Syndicated deals executed in the first half of 2020 totalled $50.1 billion in the core Islamic finance countries, which represented about 40% of total transactions in2019, said S&P Global Ratings in a new report.
By contrast, total sukuk issuance dropped 27% in the first half of this year. “We've observed some improvement recently however, suggesting that the steep drop in sukuk issuance volumes might not be indicative of the market's full-year performance,” said S&P in the report.
The Islamic syndicated loans market has been modestly outperforming the sukuk market this year, the report said, noting that Islamic syndications could increasingly complement traditional financing options.
Islamic countries tend to seek conventional financing in times of crisis. This year, GCC governments and government-related entities have tapped the conventional markets for bonds and syndications more often than the sukuk market. There are several reasons for this, but the most common relates to the complexity of issuing Islamic instruments, particularly sukuk, due to a lack of standardization. Faster execution and larger amounts are the main factors behind GCC sovereigns' decision to take the conventional funding route in 2020.
Governments' heightened need for financing stems largely from the oil price slump and the economic fallout of the Covid-19pandemic. The last time we saw a similar surge in conventional issuance was in 2015.
Compared with classic bank loans, by nature, syndicated deals, could attract larger amounts for longer tenors, since a consortium of banks would share the financing risks. Although syndicated transactions rely on underlying assets and mechanisms to ensure their capacity to generate revenue for the syndicates in a sharia compliant manner, they reportedly require less time and documentation than sukuk.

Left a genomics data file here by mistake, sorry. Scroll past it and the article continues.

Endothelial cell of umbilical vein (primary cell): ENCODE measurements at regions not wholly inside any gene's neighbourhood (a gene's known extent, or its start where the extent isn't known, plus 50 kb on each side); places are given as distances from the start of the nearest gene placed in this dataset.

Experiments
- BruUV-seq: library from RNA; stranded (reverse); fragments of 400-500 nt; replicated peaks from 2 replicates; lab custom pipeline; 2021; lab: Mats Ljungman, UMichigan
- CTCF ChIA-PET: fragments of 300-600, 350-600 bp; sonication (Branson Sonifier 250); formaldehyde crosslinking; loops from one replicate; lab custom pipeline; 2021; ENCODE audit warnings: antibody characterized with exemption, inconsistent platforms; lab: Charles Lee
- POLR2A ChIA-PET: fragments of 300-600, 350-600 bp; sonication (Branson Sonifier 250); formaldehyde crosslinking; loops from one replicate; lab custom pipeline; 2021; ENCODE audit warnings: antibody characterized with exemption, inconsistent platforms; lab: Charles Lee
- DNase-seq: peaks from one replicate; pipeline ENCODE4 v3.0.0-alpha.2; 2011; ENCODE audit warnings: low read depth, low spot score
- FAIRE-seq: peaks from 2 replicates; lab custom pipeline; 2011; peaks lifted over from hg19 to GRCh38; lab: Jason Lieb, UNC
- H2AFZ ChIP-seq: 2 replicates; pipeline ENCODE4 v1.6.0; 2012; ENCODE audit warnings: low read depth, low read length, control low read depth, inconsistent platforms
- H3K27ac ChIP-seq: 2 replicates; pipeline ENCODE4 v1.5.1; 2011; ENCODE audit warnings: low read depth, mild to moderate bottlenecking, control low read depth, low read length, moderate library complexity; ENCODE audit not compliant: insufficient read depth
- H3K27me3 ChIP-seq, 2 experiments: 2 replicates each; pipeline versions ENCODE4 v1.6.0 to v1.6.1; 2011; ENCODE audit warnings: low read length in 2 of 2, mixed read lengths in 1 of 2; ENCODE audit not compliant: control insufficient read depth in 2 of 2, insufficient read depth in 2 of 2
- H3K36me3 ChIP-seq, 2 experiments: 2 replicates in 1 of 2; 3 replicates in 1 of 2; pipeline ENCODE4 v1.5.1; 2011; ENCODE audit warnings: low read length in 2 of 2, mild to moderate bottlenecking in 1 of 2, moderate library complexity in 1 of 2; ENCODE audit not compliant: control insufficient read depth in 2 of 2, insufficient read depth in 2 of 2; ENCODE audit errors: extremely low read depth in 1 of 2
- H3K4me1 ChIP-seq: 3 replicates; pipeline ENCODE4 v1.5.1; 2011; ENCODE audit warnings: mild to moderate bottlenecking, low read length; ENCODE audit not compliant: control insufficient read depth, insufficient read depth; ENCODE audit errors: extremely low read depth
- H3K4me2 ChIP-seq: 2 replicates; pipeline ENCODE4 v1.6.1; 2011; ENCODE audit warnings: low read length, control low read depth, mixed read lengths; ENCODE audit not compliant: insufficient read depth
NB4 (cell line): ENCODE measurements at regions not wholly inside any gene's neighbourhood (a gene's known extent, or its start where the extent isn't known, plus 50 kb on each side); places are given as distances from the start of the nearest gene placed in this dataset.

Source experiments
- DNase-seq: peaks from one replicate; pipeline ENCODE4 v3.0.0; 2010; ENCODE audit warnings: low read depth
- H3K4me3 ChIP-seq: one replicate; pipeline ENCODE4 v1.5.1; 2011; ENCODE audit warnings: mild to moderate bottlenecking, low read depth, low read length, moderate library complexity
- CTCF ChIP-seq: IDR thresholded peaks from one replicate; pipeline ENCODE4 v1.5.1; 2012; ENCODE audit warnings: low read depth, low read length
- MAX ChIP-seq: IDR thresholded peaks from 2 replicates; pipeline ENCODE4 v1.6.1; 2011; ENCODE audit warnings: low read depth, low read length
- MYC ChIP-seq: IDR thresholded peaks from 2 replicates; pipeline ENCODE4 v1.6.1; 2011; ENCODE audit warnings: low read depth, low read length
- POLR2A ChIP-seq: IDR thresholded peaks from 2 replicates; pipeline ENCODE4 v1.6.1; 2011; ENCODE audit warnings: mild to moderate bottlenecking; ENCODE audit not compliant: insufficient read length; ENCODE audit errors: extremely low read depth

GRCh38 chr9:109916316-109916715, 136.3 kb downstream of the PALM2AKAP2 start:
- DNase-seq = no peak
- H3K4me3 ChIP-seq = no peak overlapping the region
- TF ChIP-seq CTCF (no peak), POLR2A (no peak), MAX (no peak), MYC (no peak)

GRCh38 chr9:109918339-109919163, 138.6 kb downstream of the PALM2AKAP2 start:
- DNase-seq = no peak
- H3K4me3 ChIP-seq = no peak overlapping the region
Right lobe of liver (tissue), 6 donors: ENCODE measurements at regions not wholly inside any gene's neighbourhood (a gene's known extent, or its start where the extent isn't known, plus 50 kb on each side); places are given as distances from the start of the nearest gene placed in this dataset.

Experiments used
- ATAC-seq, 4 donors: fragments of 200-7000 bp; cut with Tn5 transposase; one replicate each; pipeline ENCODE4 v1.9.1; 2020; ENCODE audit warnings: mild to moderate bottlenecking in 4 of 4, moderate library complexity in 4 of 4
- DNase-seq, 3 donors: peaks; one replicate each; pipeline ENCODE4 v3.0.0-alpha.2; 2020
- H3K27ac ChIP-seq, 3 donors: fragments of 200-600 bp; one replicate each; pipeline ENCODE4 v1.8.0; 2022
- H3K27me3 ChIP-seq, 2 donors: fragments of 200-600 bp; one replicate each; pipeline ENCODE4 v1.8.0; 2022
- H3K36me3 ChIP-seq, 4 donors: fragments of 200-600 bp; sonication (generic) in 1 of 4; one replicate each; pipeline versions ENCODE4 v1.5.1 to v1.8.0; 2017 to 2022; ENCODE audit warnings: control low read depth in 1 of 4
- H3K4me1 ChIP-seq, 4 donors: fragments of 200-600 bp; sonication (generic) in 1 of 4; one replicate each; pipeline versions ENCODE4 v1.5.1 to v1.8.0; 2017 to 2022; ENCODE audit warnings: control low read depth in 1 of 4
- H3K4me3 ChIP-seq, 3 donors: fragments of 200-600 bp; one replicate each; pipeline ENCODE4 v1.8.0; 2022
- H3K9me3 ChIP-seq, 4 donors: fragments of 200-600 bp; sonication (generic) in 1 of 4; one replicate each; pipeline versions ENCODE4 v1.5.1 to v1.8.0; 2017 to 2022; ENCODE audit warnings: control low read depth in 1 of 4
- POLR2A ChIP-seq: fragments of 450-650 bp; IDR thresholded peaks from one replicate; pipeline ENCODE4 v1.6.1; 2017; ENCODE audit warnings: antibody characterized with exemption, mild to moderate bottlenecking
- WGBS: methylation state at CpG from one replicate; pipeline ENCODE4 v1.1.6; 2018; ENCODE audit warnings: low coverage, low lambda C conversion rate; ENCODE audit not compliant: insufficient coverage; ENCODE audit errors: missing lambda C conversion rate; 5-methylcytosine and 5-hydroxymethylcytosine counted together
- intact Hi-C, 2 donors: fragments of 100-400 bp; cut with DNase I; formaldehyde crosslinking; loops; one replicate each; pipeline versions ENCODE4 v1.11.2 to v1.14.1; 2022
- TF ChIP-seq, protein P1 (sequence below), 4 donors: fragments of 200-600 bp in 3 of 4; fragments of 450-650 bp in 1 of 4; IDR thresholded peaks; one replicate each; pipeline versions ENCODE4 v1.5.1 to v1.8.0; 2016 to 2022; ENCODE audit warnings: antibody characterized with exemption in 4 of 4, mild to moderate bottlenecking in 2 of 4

Bank lending will become more selective as credit risk rises
Central banks in some core countries have increased the flow of liquidity, asking banks to channel these funds to local corporations to support economic activity. Yet we expect banks' risk appetite will lessen in light of the economic stress in the region. Corporates have so far sought bank financing mainly to meet near-term liquidity needs, and most have been accessing bank financing to take advantage of subsidized rates rather than to support expansion.
S&P forecasts that bank lending will increase by low- to mid-single digits in most core Islamic finance countries in 2020. The lower pricing of bank facilities versus market financing could act as an incentive for corporates. Nevertheless, corporates have cut capital expenditure and introduced cost-reduction measures, particularly in more exposed sectors such as real estate, aviation, and tourism. Some have also reduced dividends and rolled over short-term bank borrowing to preserve their cash balances.
Islamic syndication gives borrowers tangible benefits
Islamic syndication could make up for sukuk shortfalls in terms of complexity and time. Syndicated finance enables corporate entities and governments to raise large amounts for a longer duration, while avoiding the intricacies of capital market issuance. This is because of the smaller number of parties and faster execution.
Also, for conventional syndications, legal documents are standardized and tested. For Islamic syndication, the issuance process tends to be more complex, but the involvement of few parties make them relatively easier to execute compared with sukuk. In addition, these transactions are not market transactions and therefore do not require market authorities' approval.
Another key benefit is that Islamic syndications would attract Islamic banks, whose assets totaled$1.8 trillion at year-end 2019, as well as conventional ones. A larger investor base could help the market flourish, since Islamic governments and corporates usually prefer Islamic instruments.
Economic and market uncertainties may favour syndication
At the end of the day, executing Islamic syndication could prove more cumbersome than the issuance of conventional instruments. The necessity of having one or several underlying assets, agreeing on Sharia standards, and structuring transactions in an income-generating manner are just a few examples. In addition, recent market volatility has made it more difficult for corporates to access the market amid rapid changes in creditworthiness.
While market conditions are slowly improving, we think issuers with good credit quality are likely to remain on investors' radar. The choice of instrument will depend on considerations related to cost, timeliness, complexity, and Sharia preferences.
“In this context, we believe that syndication could become a more permanent vehicle for Islamic finance, complementing the sukuk market,” S&P said in the report.
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